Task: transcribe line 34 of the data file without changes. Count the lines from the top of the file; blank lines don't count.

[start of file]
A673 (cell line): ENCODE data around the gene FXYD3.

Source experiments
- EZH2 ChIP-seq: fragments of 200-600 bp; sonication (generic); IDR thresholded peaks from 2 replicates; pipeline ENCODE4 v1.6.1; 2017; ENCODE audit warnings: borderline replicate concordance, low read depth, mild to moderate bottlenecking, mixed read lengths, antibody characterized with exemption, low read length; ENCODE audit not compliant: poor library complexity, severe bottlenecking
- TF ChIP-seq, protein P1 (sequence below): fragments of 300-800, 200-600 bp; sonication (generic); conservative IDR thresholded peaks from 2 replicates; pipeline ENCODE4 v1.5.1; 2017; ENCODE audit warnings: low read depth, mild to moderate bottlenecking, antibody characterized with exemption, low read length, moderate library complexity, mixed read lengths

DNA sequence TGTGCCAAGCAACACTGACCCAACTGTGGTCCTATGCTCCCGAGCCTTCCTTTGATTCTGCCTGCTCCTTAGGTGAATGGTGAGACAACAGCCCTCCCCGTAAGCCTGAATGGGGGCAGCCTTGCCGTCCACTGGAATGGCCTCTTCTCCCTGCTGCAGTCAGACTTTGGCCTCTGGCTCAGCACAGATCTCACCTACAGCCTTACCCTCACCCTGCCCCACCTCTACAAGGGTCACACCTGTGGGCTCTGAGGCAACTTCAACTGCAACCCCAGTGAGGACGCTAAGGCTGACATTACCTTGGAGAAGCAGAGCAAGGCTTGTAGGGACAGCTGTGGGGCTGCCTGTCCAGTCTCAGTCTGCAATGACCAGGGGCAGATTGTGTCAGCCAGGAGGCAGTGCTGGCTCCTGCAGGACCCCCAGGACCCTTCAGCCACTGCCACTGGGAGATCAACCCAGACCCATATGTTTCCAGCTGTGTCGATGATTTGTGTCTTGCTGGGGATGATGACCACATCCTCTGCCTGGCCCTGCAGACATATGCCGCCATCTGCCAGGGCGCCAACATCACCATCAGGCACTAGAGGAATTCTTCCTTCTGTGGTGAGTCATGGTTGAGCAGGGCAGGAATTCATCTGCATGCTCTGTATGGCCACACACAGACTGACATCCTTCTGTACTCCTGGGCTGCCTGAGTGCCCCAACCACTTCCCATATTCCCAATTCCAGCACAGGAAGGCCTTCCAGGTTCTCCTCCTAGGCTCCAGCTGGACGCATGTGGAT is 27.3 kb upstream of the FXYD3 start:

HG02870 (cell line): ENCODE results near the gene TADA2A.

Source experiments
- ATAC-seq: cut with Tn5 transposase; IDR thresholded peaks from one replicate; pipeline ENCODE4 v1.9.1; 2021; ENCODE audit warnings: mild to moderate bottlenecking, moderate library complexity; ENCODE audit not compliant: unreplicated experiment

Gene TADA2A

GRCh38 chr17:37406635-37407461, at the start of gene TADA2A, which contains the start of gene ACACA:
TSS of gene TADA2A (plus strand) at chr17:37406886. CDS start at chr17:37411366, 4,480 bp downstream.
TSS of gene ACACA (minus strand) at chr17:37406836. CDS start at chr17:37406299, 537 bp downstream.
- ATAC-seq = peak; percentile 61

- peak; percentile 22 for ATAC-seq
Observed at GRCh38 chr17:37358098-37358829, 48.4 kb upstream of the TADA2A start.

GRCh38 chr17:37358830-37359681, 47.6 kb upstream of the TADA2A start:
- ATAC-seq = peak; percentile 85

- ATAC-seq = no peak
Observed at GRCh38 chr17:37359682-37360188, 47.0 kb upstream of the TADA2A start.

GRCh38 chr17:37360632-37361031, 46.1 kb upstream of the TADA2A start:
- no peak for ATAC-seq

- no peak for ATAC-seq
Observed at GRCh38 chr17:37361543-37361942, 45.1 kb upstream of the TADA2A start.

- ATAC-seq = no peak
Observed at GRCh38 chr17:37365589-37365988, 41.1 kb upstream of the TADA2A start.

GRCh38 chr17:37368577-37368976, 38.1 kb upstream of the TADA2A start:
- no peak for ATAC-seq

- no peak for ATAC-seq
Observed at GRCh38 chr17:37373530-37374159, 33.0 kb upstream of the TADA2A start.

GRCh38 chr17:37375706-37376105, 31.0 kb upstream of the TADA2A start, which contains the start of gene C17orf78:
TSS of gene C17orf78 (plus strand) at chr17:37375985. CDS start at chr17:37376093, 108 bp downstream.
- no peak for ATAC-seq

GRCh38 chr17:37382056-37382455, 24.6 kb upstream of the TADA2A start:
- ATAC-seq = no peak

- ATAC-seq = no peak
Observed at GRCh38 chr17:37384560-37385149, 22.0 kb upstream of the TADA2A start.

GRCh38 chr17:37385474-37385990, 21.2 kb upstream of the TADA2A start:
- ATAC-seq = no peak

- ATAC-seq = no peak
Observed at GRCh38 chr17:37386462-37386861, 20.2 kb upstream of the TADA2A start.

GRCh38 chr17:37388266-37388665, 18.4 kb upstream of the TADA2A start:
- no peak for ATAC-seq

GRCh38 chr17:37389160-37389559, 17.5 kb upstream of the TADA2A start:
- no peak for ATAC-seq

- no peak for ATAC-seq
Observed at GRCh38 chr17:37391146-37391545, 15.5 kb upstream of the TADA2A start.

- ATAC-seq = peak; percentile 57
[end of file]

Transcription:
- ATAC-seq = no peak